Four Market Studies for the Beef and Electric Power Industries

dc.contributor.advisor Leigh Tesfatsion
dc.contributor.advisor David A. Hennessy
dc.contributor.author Zhao, Huan
dc.contributor.department Economics
dc.date 2018-08-11T06:34:30.000
dc.date.accessioned 2020-06-30T02:27:51Z
dc.date.available 2020-06-30T02:27:51Z
dc.date.copyright Sat Jan 01 00:00:00 UTC 2011
dc.date.embargo 2013-06-05
dc.date.issued 2011-01-01
dc.description.abstract <p>This dissertation targets at studying the cause and implication of empirical grounded industry facts using multiple methodologies, including analytical model, statistical model, and agent-based simulation. Basically, this dissertation investigates two main research objects, the U.S. beef industry and restructured electricity market.</p> <p>Beef is the single largest sector within United States agricultural production, accounting for a fifth of farm market revenues.Unlike other animal products, only a small share of output is produced under vertically integrated arrangements. Beef production also differs from other sectors because of the long production lags and the opportunity to utilize forage from lower quality land. The sector divides between grass-based cow-calf operations during the first year</p> <p>of a beef animal's life and grain-based feeder operations during the months preceding slaughter. The two sub-sectors also differ in regards to financial performance. Empirical data shows that cow-calf sector has strong positive autocorrelation in returns over time while the feeding sector return is close to white noise. Using the notion of Ricardian rent this study extends existing dynamic models of beef market equilibrium to rationalize this dierence. Time series data are tested where preliminary tests provide evidence in favor of the theory proposed by this study. The results are important in explaining why the cattle feeding sector is relatively immune from demand and supply-side shocks whereas cow-calf operations are more exposed.</p> <p>The second part of the dissertation turns focus on the restructured electricity market. In April 2003, the U.S. Federal Energy Regulatory Commission (FERC) proposed a new market design for U.S. wholesale power markets. Core features of this design include oversight of operations by some form of Independent System Operator (ISO), a two-settlement system consisting of a day-ahead market supported by a parallel real-time market to ensure continual balancing</p> <p>of supply and demand for power, and management of grid congestion by means of locational marginal pricing. The restructuring of electricity market stays in the layer of wholesale market while the retail market still remains highly regulated by the state government. To alleviate the disconnection between wholesale and retail market, ISO propels demand response program to encourage retail customers join the wholesale market which is supposed to pass wholesale market price signal to the final customers. To investigate the impact of this connecting attempt on current power system performance in terms of both market and physical operation, this dissertation conducts agent-based simulation experiments on three topics that are closely related with demand response and price-sensitive bidding behavior. Specific studied issues include: a close-loop simulation study of two-settlement market with price-sensitive customers and intelligent load serving entity, a multi-agent simulation study of demand response provider baseline inflation behavior and generator company investment decisions under high penetration level of DR resource with a market framework requested by new FERC Order 745, an agent-based simulation study of LSE strategic price sensitive bidding behavior under three different market clearing mechanisms. To carry out this research, a flexible simulation framework is developed independently with a major extension of the AMES wholesale power market test bed to include two-settlement system, Unit Commitment system, smart device, intelligent LSE, multi-task ISO and capacity market.</p>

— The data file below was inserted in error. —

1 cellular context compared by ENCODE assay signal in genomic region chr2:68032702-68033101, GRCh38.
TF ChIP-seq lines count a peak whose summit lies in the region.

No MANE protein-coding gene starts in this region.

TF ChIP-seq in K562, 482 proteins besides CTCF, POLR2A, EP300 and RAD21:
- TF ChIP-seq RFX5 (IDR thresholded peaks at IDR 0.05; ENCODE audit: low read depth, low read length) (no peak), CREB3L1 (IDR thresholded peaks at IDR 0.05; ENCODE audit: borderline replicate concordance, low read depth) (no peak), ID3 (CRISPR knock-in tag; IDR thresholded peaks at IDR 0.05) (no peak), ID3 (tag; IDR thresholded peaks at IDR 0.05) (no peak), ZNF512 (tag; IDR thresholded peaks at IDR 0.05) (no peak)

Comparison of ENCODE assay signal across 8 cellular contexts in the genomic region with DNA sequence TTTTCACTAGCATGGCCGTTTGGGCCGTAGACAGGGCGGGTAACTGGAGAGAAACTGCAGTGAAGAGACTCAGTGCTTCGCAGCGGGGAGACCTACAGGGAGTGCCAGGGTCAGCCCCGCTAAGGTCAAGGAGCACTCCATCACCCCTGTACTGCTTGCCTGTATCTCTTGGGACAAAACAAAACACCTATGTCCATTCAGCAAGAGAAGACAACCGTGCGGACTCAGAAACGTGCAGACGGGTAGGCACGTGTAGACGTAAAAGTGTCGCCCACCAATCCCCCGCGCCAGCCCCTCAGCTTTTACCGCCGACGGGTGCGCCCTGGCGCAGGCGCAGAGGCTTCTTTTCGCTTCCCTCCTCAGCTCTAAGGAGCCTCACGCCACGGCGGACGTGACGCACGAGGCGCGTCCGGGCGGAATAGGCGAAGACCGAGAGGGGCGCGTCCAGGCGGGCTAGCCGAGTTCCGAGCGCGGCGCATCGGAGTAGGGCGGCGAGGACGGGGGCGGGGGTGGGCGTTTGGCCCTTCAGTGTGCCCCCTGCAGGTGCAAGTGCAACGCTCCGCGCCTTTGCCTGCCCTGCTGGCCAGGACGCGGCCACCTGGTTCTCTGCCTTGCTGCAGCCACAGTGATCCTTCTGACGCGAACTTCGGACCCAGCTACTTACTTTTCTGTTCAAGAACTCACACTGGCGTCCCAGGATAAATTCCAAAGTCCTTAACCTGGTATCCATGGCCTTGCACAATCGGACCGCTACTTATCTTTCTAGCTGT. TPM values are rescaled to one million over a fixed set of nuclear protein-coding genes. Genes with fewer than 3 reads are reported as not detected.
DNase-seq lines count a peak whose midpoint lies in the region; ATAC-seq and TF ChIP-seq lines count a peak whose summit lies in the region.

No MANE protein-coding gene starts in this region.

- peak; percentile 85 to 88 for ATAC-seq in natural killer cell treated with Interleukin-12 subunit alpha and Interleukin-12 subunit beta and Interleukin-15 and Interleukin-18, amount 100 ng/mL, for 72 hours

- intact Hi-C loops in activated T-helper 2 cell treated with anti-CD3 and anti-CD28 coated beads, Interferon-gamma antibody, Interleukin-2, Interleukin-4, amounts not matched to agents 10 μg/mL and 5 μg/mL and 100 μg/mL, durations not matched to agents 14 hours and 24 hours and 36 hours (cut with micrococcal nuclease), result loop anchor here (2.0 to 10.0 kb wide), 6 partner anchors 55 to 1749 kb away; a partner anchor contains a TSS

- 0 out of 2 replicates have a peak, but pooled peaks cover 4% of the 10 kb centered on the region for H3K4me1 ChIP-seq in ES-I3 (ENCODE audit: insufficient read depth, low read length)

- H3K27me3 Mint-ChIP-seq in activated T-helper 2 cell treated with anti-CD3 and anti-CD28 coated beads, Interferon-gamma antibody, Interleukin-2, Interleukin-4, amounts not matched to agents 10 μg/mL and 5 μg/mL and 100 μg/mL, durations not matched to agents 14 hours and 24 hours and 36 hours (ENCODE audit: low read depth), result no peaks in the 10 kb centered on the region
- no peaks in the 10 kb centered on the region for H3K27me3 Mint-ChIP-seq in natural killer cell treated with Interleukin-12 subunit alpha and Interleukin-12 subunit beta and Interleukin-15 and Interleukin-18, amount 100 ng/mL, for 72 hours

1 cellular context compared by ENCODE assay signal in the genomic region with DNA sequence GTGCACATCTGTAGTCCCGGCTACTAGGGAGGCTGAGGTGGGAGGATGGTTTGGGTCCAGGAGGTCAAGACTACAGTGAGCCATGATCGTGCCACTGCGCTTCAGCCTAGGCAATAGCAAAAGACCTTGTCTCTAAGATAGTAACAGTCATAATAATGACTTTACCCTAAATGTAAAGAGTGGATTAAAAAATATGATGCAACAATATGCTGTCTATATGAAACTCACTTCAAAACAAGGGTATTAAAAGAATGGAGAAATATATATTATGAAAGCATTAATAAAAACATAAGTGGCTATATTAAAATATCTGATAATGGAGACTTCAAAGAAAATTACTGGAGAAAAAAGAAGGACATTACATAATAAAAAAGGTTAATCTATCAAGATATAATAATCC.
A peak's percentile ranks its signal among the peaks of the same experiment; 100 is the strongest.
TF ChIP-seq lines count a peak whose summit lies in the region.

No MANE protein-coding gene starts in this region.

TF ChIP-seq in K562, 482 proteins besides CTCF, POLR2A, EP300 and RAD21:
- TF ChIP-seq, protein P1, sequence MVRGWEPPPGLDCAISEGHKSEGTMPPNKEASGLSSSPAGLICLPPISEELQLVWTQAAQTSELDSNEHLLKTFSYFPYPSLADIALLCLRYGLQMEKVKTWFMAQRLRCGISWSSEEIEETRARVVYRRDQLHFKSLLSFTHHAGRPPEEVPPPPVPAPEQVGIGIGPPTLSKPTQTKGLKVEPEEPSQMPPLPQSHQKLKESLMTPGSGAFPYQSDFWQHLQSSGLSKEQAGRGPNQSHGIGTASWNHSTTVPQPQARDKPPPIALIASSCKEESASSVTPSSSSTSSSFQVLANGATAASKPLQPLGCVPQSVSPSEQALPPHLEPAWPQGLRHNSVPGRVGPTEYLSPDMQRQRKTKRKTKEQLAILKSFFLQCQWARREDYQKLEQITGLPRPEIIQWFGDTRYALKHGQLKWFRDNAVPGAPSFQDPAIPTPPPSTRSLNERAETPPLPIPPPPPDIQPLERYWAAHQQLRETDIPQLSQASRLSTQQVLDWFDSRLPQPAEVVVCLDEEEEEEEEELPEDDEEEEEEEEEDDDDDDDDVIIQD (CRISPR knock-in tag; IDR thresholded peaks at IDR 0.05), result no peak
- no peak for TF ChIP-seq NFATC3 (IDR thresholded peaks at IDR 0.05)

dc.format.mimetype application/pdf
dc.identifier archive/lib.dr.iastate.edu/etd/10351/
dc.identifier.articleid 1360
dc.identifier.contextkey 2798729
dc.identifier.doi https://doi.org/10.31274/etd-180810-894
dc.identifier.s3bucket isulib-bepress-aws-west
dc.identifier.submissionpath etd/10351
dc.identifier.uri https://dr.lib.iastate.edu/handle/20.500.12876/24564
dc.language.iso en
dc.source.bitstream archive/lib.dr.iastate.edu/etd/10351/Zhao_iastate_0097E_12328.pdf|||Fri Jan 14 18:19:14 UTC 2022
dc.subject.disciplines Economics
dc.subject.keywords Agent-Based Model
dc.subject.keywords Beef Cycle
dc.subject.keywords Demand Response
dc.subject.keywords Real Time Pricing
dc.subject.keywords Strategic Behavior
dc.title Four Market Studies for the Beef and Electric Power Industries
dc.type article
dc.type.genre dissertation
dspace.entity.type Publication
relation.isOrgUnitOfPublication 4c5aa914-a84a-4951-ab5f-3f60f4b65b3d
thesis.degree.level dissertation
thesis.degree.name Doctor of Philosophy
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